Cadillac dealer Ed Williamson calls the prospect of 100-foot-tall, high-voltage transmission lines strung in front of his gleaming showroom along U.S. 1 in Pinecrest a potential business killer. Cindy Lerner, the citys mayor, is so steamed over the proposal that she refuses to even call them transmission lines in public.
I call them monstrosities, she said.
Florida Power & Lights plan to run two new major power line corridors through Miami-Dade County will be the subject of public hearings this week as part of a state certification process. One set of lines would run through some of the most affluent communities on the countys eastern side; the other, much larger trio of lines would run along the border of Everglades National Park.
Its safe to say both routes, which FPL defends as vital to supplying energy to South Floridas growing population, will face contentious opposition.
Pinecrest, South Miami and Coral Gables, backed by some area businesses, have campaigned for three years against the utilitys plan to run a 230-kilovolt line that would run up U.S. 1 from the edge of Cutler Bay to Coconut Grove, urging FPL to put it underground or use an existing corridor farther west. Earlier this month, Coral Gables filed a suit contending the proposal violated long-standing agreements, and Miami also waded in with legal objections.
The western corridor, which would string two rows of 500-kilovolt lines on 150-foot-tall concrete and steel towers and a third 230-kilovolt line along a seven-mile stretch of Everglades National Park, has raised concerns with park managers and environmentalists, who say it would harm wildlife, destroy wetlands, blight the landscape and disrupt restoration projects. Miami-Dade County questions whether both corridors run afoul of county codes.
Lerner, who has battled FPL for several years over the proposals, said the utility is trying to ram through two damaging corridors to support a nuclear expansion at Turkey Point she believes isnt needed and suspects may never get built.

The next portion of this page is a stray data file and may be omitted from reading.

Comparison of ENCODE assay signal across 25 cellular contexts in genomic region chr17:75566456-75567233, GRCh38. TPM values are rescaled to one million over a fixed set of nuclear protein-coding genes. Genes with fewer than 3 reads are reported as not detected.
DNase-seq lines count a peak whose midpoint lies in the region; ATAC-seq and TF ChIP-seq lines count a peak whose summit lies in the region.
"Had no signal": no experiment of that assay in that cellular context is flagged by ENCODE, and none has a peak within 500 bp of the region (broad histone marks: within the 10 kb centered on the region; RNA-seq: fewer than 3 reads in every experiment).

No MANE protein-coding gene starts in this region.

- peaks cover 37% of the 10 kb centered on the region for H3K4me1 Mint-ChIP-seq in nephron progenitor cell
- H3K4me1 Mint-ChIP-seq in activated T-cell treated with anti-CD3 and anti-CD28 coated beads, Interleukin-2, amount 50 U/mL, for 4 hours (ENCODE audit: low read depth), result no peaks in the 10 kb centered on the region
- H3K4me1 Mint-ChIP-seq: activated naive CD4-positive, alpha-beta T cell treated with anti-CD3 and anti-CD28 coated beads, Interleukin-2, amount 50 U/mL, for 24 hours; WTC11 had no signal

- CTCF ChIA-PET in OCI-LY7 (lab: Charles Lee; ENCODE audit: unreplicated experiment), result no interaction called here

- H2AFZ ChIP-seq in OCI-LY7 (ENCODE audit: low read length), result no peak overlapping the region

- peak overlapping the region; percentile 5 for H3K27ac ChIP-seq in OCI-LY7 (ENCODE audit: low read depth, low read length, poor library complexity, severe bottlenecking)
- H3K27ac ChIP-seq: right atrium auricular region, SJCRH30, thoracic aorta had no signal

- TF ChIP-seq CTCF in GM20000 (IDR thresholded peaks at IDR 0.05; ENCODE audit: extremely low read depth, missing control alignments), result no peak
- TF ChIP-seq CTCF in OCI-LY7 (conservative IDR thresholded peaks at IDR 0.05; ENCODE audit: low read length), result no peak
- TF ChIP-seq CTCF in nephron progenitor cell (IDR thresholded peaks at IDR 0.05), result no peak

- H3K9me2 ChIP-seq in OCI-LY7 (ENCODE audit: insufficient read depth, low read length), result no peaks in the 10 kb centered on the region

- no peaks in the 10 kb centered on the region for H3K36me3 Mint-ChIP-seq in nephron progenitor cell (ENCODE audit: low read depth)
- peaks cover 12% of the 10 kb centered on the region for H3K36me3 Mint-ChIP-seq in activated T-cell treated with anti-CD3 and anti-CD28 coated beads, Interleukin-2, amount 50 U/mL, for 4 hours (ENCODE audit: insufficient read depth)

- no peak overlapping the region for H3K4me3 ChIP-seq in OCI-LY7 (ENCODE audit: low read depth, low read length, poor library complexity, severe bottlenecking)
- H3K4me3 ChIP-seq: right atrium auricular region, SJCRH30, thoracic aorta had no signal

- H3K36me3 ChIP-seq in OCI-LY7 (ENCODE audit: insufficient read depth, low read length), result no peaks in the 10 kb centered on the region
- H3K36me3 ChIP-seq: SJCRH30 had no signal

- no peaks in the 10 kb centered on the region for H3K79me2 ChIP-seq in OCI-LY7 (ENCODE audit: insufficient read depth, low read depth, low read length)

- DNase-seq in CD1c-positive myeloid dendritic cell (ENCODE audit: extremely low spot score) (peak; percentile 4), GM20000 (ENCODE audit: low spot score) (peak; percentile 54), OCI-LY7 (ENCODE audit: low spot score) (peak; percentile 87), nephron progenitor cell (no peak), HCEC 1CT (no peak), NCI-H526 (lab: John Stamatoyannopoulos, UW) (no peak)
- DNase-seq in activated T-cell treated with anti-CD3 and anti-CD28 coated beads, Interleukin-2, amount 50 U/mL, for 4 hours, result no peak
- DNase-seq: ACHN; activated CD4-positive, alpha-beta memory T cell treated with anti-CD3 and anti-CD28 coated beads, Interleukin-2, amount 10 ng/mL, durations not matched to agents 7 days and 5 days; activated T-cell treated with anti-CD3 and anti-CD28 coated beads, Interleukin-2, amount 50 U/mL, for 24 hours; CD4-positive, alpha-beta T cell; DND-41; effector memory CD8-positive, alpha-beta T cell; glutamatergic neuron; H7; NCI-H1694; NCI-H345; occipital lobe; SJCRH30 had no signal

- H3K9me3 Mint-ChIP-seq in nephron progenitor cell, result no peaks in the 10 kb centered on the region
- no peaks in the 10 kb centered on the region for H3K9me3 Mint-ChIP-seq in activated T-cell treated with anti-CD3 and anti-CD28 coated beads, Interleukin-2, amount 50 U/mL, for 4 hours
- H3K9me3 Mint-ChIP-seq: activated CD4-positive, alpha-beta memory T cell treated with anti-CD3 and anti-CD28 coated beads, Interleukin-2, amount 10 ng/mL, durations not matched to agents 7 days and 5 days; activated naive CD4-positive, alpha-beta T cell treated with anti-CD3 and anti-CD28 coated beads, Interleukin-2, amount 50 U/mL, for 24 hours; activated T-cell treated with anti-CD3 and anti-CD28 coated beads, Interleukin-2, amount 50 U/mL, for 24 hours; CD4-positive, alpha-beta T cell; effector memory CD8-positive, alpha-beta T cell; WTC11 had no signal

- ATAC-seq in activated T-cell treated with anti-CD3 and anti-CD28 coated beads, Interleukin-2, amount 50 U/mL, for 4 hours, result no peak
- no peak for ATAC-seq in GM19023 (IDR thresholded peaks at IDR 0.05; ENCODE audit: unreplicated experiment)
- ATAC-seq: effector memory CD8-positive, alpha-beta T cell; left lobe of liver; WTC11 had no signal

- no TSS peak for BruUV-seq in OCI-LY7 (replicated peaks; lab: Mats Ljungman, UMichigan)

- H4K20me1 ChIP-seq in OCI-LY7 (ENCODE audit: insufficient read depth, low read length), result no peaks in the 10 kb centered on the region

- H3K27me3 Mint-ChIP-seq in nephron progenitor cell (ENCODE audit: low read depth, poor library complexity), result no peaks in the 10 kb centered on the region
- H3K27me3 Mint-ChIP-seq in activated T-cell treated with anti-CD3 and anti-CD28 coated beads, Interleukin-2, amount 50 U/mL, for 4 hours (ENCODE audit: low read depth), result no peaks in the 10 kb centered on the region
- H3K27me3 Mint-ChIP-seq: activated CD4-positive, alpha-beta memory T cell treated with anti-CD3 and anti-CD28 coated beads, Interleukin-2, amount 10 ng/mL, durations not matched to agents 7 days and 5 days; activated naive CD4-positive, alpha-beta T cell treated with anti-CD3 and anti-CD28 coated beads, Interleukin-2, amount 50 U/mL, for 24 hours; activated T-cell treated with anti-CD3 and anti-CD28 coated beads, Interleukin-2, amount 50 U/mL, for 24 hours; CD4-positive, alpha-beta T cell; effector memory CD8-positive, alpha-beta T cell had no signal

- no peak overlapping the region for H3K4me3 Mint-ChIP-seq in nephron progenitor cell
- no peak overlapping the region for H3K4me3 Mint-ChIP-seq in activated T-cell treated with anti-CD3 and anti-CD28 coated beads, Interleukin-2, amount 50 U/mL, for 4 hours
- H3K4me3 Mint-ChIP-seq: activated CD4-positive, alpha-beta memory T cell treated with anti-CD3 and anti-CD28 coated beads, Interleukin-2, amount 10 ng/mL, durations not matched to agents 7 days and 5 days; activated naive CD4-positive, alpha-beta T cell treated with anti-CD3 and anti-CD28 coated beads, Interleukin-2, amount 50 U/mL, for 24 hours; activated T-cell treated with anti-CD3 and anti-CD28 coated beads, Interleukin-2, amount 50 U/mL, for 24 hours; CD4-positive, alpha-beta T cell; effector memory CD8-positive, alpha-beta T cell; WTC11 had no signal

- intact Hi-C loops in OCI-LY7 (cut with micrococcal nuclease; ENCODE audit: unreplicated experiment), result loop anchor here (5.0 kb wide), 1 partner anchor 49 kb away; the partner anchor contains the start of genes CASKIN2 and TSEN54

Theyre destroying two areas in one fell swoop when they dont have to build the facilities at all, Lerner said.
FPL insists it thoroughly studied the options and selected routes to reduce impacts and expenses as part of a nuclear expansion plant at Turkey Point the company argues will boost the reliability of its service and, over time, save customers billions of dollars in electrical costs. The new corridors are intended to deliver power from two additional nuclear reactors FPL wants to add at the plant on South Biscayne Bay.
This project is projected to save our customers $75 billion in fossil fuel costs over the life of the project and the initial life is 40 years thats an enormous number, said FPL spokesman Peter Robbins. Nuclear energy is free of emissions, no greenhouse gases are produced. We encourage people to learn more about it.
FPLs plans, initially filed in 2009, have already gone through lengthy state and federal reviews.
A final decision rests with Gov. Rick Scott and his Cabinet, who compose the states little-known Power Plant Siting Board.
The hearings this week scheduled in Homestead, Coral Gables and Miami are intended to gather public input as part of a certification process overseen by the Florida Department of Environmental Protection. Theyre being held by Florida Administrative Law Judge D.R. Alexander, who will write a recommendation to the siting board. His recommendation is expected by October and a decision from Tallahassee by December but the timeline has been pushed back numerous times so far.